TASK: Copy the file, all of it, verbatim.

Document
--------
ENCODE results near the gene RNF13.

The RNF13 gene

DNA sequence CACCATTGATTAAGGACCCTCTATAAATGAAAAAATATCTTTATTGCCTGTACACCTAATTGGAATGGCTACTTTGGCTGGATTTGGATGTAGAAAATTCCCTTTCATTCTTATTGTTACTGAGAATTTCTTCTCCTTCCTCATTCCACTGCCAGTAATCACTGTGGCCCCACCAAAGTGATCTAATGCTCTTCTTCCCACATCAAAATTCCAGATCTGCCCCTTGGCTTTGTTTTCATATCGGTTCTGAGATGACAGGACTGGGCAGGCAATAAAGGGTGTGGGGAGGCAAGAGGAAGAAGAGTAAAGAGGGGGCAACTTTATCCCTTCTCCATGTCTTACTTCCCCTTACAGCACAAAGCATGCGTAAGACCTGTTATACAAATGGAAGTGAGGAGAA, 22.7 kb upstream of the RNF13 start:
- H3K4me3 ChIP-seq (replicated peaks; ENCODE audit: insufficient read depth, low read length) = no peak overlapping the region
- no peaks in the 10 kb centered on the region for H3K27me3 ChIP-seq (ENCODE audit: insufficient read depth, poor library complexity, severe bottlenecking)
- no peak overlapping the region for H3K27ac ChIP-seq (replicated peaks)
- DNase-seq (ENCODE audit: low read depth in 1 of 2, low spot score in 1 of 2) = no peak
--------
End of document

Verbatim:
ENCODE results near the gene RNF13.

The RNF13 gene

DNA sequence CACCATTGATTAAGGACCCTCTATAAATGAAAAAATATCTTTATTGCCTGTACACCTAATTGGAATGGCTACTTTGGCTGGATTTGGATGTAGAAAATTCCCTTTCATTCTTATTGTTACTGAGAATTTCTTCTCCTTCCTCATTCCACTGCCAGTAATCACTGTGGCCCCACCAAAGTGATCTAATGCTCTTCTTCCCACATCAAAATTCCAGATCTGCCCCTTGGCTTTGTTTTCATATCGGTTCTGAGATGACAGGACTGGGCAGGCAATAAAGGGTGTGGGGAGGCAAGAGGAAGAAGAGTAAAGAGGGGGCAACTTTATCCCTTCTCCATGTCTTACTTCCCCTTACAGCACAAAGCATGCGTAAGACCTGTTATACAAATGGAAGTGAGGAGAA, 22.7 kb upstream of the RNF13 start:
- H3K4me3 ChIP-seq (replicated peaks; ENCODE audit: insufficient read depth, low read length) = no peak overlapping the region
- no peaks in the 10 kb centered on the region for H3K27me3 ChIP-seq (ENCODE audit: insufficient read depth, poor library complexity, severe bottlenecking)
- no peak overlapping the region for H3K27ac ChIP-seq (replicated peaks)
- DNase-seq (ENCODE audit: low read depth in 1 of 2, low spot score in 1 of 2) = no peak